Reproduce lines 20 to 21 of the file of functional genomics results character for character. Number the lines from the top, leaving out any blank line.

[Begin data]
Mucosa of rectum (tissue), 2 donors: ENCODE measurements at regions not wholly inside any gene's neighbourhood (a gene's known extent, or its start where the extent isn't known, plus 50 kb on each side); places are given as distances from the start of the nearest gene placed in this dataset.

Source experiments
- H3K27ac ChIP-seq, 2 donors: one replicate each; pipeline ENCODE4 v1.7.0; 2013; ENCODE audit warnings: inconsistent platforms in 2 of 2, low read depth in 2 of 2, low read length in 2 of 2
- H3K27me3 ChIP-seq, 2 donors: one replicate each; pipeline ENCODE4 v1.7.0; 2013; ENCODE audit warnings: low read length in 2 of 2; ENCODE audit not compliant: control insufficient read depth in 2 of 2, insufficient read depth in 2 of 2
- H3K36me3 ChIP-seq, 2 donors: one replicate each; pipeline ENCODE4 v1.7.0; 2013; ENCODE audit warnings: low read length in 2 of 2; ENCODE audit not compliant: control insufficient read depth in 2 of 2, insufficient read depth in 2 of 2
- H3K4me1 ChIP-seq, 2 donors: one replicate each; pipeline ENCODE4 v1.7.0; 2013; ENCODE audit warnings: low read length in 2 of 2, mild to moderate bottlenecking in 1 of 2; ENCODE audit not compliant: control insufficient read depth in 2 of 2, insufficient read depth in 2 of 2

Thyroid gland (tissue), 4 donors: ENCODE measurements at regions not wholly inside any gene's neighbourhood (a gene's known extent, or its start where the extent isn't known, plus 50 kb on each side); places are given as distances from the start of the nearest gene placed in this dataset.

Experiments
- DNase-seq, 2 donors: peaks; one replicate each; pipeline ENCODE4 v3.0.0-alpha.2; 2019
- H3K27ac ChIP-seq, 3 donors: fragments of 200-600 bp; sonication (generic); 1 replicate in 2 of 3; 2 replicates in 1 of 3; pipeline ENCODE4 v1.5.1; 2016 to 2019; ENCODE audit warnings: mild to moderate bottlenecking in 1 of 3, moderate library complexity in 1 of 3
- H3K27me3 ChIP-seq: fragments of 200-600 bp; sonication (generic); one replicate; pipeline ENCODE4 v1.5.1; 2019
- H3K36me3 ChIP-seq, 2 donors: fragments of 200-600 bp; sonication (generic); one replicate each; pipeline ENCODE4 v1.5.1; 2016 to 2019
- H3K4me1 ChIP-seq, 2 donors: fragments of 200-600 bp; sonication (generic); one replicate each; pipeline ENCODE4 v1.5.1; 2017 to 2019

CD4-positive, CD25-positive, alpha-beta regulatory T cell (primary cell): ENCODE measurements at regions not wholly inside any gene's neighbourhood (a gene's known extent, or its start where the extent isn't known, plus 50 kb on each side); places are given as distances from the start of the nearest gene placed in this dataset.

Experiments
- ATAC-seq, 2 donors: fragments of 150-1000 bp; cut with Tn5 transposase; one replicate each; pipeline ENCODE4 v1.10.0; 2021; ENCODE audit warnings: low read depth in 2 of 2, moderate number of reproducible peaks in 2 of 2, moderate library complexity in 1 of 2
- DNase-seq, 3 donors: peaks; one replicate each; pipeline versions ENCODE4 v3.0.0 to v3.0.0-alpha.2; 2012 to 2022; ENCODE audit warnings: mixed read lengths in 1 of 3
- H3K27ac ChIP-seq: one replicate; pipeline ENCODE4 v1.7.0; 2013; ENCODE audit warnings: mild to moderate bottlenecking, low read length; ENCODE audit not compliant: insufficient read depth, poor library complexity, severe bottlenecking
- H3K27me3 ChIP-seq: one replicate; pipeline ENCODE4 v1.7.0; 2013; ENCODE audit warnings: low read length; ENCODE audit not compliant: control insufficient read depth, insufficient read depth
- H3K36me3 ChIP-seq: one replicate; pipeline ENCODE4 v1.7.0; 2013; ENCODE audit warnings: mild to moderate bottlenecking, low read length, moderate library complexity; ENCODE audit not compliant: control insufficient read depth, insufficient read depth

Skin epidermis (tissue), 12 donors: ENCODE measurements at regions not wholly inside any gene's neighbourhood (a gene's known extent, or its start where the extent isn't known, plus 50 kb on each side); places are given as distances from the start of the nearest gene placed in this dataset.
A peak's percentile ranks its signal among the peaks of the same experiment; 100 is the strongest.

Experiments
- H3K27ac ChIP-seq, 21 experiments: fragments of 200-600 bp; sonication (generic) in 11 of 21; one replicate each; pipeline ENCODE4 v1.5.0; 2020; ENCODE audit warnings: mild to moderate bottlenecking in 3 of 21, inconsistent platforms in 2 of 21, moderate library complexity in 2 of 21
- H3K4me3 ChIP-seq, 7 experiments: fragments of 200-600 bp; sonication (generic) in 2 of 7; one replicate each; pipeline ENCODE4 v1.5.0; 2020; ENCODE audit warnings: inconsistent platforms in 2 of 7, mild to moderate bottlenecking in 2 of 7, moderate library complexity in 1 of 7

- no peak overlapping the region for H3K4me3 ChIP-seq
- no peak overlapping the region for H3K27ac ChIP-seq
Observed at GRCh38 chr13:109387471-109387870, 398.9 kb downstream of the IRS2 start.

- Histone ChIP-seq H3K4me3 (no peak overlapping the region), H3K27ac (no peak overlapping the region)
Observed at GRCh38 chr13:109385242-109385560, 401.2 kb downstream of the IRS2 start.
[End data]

- H3K36me3 ChIP-seq: one replicate; pipeline ENCODE4 v1.7.0; 2013; ENCODE audit warnings: mild to moderate bottlenecking, low read length, moderate library complexity; ENCODE audit not compliant: control insufficient read depth, insufficient read depth

Skin epidermis (tissue), 12 donors: ENCODE measurements at regions not wholly inside any gene's neighbourhood (a gene's known extent, or its start where the extent isn't known, plus 50 kb on each side); places are given as distances from the start of the nearest gene placed in this dataset.